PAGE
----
Evan Johnson Nature and Art Photography

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2/14/09

Guest Photography Post by: Sarah Scrafford

photo by evan johnson
What to Look for in an Online Photography Course:
There’s always an eyebrow raised when you tell people you earned your degree online, but there are some times when an online education is more advantageous than enrolling in a regular college. You get to balance work and study, you can earn as you learn, you don’t have to commute to school everyday, and you can set your own study schedule. While photography is a discipline that’s best learned hands-on, there are times when you’re forced to take an online course in the hope of furthering your career. You can make the whole experience worthwhile if you’re careful about your school choice. Here’s what you must look for when selecting an online course:


  • The right credentials: Any school you choose must be accredited, as must the degree you’re opting for. Make sure you check out the credentials of the institution before you send any money – ask around, browse the Internet, contact the school itself – just make sure that your time and money are not wasted.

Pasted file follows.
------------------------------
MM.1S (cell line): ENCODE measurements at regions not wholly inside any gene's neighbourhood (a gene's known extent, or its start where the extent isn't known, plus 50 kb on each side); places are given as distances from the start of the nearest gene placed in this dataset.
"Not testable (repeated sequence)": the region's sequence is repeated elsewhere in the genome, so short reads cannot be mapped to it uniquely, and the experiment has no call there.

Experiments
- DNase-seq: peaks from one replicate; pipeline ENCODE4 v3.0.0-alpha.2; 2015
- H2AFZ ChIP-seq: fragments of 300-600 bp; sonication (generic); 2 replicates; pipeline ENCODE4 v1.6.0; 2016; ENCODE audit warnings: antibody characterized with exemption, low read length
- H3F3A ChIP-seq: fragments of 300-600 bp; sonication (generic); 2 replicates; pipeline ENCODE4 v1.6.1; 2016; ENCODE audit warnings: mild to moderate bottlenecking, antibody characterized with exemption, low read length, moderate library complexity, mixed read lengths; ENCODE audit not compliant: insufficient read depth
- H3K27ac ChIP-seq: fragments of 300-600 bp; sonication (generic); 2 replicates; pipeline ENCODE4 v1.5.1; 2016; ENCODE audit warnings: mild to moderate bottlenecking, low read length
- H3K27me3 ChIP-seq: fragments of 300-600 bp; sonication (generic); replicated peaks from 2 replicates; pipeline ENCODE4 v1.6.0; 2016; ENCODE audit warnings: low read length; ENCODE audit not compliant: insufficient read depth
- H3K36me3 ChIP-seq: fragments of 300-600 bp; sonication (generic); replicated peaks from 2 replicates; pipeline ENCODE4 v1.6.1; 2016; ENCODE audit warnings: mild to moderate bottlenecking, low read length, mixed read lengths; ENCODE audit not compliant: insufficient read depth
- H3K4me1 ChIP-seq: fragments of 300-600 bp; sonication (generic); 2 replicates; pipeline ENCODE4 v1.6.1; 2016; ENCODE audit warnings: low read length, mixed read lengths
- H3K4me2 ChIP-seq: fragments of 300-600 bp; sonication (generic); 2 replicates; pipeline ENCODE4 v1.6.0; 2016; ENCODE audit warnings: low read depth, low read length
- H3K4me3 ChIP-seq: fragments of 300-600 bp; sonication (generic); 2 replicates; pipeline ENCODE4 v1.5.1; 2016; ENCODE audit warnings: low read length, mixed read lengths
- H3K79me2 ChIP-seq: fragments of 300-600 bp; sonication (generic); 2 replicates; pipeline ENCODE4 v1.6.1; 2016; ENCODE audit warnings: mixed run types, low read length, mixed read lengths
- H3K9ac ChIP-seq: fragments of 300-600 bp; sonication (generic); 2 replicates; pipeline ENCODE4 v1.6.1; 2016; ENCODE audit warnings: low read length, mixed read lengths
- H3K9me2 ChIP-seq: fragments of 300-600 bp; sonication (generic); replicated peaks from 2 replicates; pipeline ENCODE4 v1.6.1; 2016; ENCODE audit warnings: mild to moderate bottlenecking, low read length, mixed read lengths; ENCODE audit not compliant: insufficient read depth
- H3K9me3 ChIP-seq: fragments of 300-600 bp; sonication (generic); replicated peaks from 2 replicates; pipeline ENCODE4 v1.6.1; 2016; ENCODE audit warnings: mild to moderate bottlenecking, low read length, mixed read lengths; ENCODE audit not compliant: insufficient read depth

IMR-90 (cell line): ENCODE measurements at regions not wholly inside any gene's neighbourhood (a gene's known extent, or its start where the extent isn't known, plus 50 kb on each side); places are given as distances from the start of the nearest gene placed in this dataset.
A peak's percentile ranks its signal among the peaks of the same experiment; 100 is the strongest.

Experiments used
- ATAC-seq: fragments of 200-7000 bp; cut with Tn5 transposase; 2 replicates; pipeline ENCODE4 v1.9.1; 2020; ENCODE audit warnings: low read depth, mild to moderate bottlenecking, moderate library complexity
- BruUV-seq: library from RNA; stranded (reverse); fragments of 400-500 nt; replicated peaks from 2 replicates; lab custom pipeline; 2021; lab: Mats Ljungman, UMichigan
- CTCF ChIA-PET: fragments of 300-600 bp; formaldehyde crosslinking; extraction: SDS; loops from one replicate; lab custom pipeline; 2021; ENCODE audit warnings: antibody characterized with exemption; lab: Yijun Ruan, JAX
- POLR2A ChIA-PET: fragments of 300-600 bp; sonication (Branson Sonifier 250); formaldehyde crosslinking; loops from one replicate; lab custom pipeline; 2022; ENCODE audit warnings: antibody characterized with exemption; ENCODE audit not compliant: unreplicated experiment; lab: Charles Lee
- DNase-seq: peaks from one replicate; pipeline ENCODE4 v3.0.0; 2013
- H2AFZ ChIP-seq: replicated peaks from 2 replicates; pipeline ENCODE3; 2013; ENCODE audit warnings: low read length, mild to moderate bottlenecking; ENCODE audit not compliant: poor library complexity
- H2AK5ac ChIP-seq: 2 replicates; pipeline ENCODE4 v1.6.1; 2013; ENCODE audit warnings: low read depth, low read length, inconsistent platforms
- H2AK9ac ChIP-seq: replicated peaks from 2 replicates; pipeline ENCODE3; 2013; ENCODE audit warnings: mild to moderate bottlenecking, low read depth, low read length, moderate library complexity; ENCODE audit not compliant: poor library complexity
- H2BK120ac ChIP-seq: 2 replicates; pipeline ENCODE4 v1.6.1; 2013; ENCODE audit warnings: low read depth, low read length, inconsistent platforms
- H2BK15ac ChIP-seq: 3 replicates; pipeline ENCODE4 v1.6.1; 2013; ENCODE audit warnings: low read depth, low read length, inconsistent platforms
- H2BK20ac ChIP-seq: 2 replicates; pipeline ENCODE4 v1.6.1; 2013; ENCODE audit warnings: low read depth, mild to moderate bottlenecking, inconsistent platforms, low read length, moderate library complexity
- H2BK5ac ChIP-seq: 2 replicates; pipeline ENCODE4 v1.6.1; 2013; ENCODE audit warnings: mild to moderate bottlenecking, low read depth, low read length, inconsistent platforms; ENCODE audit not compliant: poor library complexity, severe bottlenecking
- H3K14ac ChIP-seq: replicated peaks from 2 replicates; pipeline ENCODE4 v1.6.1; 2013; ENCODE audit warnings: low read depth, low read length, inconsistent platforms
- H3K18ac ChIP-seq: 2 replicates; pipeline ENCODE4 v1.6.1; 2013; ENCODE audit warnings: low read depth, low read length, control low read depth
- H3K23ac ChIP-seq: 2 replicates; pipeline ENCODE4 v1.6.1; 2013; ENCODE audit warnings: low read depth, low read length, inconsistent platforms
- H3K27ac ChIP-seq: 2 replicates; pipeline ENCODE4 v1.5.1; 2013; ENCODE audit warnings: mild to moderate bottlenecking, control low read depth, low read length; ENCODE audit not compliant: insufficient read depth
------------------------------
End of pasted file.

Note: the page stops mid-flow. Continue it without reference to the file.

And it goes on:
• Challenging assignments: Try and get your hands on the course curriculum before you enroll, and make sure it includes challenging assignments that test your skill and mettle. It’s not just enough that you pass your course, you need to come out with a full-fledged experience in photography and all its affiliated disciplines.
  • Hands-on training: Online courses are not known for their practical side, but photography is an that is mastered only with continuous practice. And practice comes only with practical lessons. So look for a school near you because you need easy access during the hands-on training sessions.
  • The specialty you’re interested in: You may want to focus on one area of photography, so choose a school that offers comprehensive instruction in the specialization of your choice.
  • Enough free time for yourself: You need to make time to practice what you’ve learned, so ensure that your course does not focus too much on theoretical details that are really not necessary and that you have enough time on your hands to practice the skills you’ve learned. It takes years and years of experience to become a great photographer and there’s no harm in getting a head start while you’re at school. Digital cameras have made it cost effective to use a trial-and-error method to refine your skills and pictures, so use them to your advantage.

This article is contributed by Sarah Scrafford, she invites your questions, comments and freelancing job inquiries at her email address: sarah.scrafford25@gmail.com.
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